Niihau A Shoal Of Time

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All this gave something of a sharp edge to attempts, originating in the Democratic party, to bring Niihau to conformity with the rest of the territory. Not long after World War II, researchers discovered a legal circumstance which, on the face of things, gave the territory title to some lands on Niihau. The position was this: statute law at the time of the sale to the Sinclairs provided that school and church sites could not be disposed of to private buyers as long as they were being used for their intended purpose. There were certainly school sites on Niihau in the i86o’s, according to teachers’ running reports—four in 1862, three in 1865, two in 1866, and one (at Puuwai village) in 1867. But the whole issue remained clouded because for the crucial years of 1863 and 1864, the years of the Sinclair takeover, no documents could be found in public repositories.

All through the second half of the nineteenth century and into the twentieth, the clan and the government co-operated to maintain roads on Niihau. Government money was spent on this and on installations at a landing pier; and these facts too were made the basis for government claims against the Robinsons.

Action proceeded slowly, hampered by lack of continuity of personnel in the attorney general’s office and in legislative committees. The Robinson family, of course, showed no interest in initiating activity. Reports were filed, surveys projected, further investigations ordered; but the position remained substantially what it was when the Senate committee brought back its disparaging report just after World War II.

Massive inertia in regard to changing control of land has been characteristic of Hawaiian politics ever since the growth of the great estates late in the nineteenth century; and the Niihau case, in one of its aspects, is merely a reflection of this.

In the meantime the Niihauans live on, happy in their day-to-day life, and, as always, affectionately respectful to Aylmer Robinson. In 1963 he is a spare and vigorous seventy-five-year-old, unshaken in his conviction of righteousness in his dealings with his charges. Change is inevitable, but it will occur at an evolutionary rate as long as Aylmer Robinson stands between Niihau and the outside. The Niihauans themselves recognize that they are different, not only from the rest of the world but also from other Hawaiians. In their non-English-speaking microcosm, they have kept the speech patterns that were peculiar to their end of the island chain in pre-white days, though the allegorical richness of classical Hawaiian thought and expression has long since withered away. In their church they celebrate God in Hawaiian-language hymns of their own composition; their secular festivals are not the holidays observed by most Americans, but birthdays and other occasions of a simple, basic sort. In numerous other ways their universe is bounded by their coast line.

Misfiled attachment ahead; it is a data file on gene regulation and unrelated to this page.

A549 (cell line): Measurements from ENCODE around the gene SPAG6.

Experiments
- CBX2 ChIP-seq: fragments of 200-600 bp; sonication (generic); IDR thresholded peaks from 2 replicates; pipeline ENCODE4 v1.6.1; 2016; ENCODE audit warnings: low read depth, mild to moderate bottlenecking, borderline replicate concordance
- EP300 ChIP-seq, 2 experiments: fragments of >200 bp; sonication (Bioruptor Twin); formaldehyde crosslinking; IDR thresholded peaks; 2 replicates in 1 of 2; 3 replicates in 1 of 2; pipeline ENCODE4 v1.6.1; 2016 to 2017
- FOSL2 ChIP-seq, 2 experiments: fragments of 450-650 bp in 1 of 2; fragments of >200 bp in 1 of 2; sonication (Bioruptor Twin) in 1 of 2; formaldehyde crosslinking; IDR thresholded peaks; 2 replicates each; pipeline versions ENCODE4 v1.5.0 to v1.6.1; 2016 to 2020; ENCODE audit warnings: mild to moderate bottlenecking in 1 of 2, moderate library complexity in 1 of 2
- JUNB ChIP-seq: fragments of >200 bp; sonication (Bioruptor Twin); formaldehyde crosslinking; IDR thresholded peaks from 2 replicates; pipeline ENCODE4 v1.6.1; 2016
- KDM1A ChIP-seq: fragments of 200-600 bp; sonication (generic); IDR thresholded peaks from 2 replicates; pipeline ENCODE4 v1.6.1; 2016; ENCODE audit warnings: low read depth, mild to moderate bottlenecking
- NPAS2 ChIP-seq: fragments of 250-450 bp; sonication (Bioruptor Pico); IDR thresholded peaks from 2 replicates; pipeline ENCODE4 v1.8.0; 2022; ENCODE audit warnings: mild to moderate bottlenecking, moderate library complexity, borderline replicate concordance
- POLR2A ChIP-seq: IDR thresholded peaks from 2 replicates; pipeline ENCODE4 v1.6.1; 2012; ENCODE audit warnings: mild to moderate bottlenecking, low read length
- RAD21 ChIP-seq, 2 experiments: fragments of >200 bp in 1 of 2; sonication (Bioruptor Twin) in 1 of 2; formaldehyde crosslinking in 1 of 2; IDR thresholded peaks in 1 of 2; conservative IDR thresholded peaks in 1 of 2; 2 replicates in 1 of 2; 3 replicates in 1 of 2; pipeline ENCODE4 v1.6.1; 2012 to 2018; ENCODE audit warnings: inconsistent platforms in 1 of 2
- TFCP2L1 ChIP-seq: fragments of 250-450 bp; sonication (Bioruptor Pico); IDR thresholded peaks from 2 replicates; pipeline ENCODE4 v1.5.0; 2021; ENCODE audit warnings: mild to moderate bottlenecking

It seems, oddly enough, that change may be forced upon Niihau by conditions over which even the Robinsons cannot exercise control. Over the last decade the economy of the island has been faltering. There were several years of drought between 1950 and 1960, and as water sources dried up, the cattle and sheep population had to be cut back sharply. A cactus blight, introduced on Kauai, where the plant had become a pest, spread to Niihau, where cactus had been one of the principal stock feeds on arid grazing land. This further cut down herds and also lessened the number of wild pigs. A parasite attacked the blossoms of the keawe tree, essential to the honey industry, and production fell off badly. Commercial fishing off the island greatly reduced the Niihauans’ own catches. In drought years Niihau wool, one of the big exports, was at a disadvantage in a competitive market: it was burr-laden and stained by dry red dust; and because of lack of water it could not be washed before export. Hard to sell, it sometimes stayed in storage for seasons before being moved.

Faced with multiple problems, Aylmer Robinson tried to revive the economy. Egyptian cotton would grow very well on Niihau, but the federal government refused the island a quota. Keawe wood made excellent charcoal, but Japan could undersell Niihau on the west coast of the United States. Old Hawaiian fishbreeding ponds were restored to offset losses caused by commercial fishermen, but the principal product was mosquitoes. The situation is made more critical by the fact that Niihau, alone among rural areas in Hawaii, has been in the middle of a minor population explosion, and though the Robinsons have kept every man on the payroll there is clearly no economic justification for maintaining the island in its present condition.